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The best portable hides and camouflage gear for wildlife photography in 2022

Included in this guide:

The best portable hides for wildlife photography

The best portable hide is a great way to allow wildlife to come to you. Photographing animals in the wild is a tricky business, and trying to track subjects that don't want to be found can be immensely challenging. Instead, focus on hiding yourself, with some of the best hides and camouflage gear to blend into your environment. But which are the best to choose?

5 things to watch out for

1. Blend in

Shooting in sandy or snowy conditions rather than a wood? Hunt out a hide that can be specced in a choice of covers.

2. Cover up

Camouflage clothing only conceals your body. Break out your tripod and Bambi won’t be impressed.

3. Portability

A decent dome hide may be the lap of luxury, but carrying several extra kilos makes it vital to plan your shooting.

4. Extra cover

Look for camo scrim netting that’ll make your hide almost invisible or nature-themed camera covers.

5. Patience

Even the fanciest hide won’t instantly inspire animals to strike the perfect pose, so pack plenty of provisions.

A dedicated hide is a great choice, and many wildlife pros will swear by them. Many use a tent design that provide windows to shoot through. They're usually very portable and easy to set up, meaning you can make your shooting location pretty much anywhere. As an added bonus, many will also offer rain protection..

However, the weight and bulk of a full-on portable hide can be a pain when you’re on the go. That’s where camouflage clothing comes into its own. Go for a hoodie and trousers that’ll slip straight over whatever else you’re wearing and hey presto: instant cover. Then there's also camouflage gear for your equipment itself; blend your camera and lens into the environment, and you need never again worry about being given away by a big, obvious telephoto lens.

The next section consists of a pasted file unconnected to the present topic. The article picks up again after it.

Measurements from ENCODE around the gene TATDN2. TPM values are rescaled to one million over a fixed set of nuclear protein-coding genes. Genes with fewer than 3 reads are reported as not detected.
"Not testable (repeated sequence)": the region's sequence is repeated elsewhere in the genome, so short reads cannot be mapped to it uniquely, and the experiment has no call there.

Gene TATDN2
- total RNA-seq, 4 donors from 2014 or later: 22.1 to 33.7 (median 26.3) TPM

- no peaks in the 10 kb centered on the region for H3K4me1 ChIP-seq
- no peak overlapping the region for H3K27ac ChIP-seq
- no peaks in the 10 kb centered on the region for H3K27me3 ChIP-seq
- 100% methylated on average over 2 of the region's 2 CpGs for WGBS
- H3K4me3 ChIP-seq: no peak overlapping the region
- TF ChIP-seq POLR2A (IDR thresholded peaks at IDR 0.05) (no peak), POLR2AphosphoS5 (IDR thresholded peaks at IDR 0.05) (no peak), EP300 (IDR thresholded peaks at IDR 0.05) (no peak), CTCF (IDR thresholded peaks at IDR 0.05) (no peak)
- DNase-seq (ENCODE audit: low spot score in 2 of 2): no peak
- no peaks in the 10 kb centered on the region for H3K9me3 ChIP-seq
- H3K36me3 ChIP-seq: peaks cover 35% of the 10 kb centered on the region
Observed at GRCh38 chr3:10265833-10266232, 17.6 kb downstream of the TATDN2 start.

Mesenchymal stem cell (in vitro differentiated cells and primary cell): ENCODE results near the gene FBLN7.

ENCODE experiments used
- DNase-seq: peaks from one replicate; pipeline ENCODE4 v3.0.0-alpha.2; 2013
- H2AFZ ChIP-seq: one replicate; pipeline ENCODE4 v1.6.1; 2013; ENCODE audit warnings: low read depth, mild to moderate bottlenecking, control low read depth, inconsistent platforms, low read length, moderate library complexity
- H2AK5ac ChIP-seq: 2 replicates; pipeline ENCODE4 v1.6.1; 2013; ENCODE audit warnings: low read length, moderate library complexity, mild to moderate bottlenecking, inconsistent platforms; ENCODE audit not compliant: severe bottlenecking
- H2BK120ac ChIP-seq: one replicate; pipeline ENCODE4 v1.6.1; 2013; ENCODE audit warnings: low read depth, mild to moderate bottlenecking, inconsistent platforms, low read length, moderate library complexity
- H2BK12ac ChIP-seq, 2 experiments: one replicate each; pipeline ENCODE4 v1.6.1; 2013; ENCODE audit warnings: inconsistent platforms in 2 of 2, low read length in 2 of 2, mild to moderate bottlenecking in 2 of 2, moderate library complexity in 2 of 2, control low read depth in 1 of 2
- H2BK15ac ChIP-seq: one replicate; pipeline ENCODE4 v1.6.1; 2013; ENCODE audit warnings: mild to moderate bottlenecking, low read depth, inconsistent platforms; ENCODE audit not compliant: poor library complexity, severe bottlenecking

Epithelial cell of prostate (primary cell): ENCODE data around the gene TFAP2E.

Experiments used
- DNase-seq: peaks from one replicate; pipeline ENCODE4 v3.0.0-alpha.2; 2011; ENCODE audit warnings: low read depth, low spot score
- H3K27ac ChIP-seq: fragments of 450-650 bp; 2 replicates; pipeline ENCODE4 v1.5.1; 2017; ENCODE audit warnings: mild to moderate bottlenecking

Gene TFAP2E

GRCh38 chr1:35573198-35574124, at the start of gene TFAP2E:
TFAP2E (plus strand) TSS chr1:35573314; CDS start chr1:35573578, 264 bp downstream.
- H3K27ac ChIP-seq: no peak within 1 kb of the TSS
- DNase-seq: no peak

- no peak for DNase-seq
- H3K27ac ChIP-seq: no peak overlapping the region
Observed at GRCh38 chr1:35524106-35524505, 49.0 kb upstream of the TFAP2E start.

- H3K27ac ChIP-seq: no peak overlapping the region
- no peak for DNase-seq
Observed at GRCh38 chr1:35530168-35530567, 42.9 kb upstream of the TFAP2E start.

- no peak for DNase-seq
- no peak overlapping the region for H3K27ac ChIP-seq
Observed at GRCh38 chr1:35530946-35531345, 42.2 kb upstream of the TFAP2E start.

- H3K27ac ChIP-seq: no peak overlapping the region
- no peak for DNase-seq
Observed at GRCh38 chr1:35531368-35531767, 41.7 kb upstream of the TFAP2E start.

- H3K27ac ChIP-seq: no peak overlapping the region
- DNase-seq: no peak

So, we've divided our guide into two sections. In the first section we pick out our favourite portable hides, and then we go into specific camouflage gear for those who like to be more mobile. Although, in truth, there's no reason you can't mix and match, giving yourself maximum flexibility in the field! Either way, click the headings to jump straight to the section of your choice.

Photography hides

Wildlife Watching Supplies C33 Lightweight Bag hide

1. Wildlife Watching Supplies C33 Lightweight Bag Hide

Bag some local wildlife

Weight: 460g
Dimensions: Large
Packed size: Compact
Openings: 2
Netting: No
Weatherproof: Rain-resistant (some versions)
Reasons to buy
+Light and breathable fabric+Flexible options for positioning+Big enough for a chair and tripod
Reasons to avoid
-Not ideal for wet or long sessions

Granted, this isn’t the most sophisticated form of cover, but then wildlife isn’t too snobbish about style. What you get here is a large yet light and breathable fabric bag, for you and your camera to nestle in or under. Whether you’re on a chair with a tripod, crouching, or even lying flat for ultimate stealth, this hide has you covered.

Two openings allow your head and lens to poke through; then, when you’re ready to move on, the hide folds small and weighs just 460g. The material isn’t waterproof, but a thicker, rain-resistant version is available if you’re happy to carry a bit more bulk.

It may not be ideal in the wet or for longer stints, where the comfort of a self-supporting hide is hard to beat. However, this basic hide does a decent job of masking your outline, and is just the ticket for occasional or spontaneous wildlife shoots.

Simon King Ultimate Wildlife Hide

2. Simon King Ultimate Wildlife Hide

Get up close and personal

Weight: 4.8kg
Dimensions: 150 x 150 x165cm
Packed size: 70cm
Openings: 4
Netting: Yes
Weatherproof: Shower-proof
Reasons to buy
+Large openings on all sides+Spacious and comfy+Realistic camouflage patterning
Reasons to avoid
-Weighty and bulky

This beast boasts a 150cm-square footprint and the maximum height is 165cm, so you’ll have no trouble getting comfy. It’s less convenient on the go, weighing in at 4.8kg and stowing in a bulky 70cm round pouch, but at least the pouch sports some rudimentary backpack straps to help lighten the load.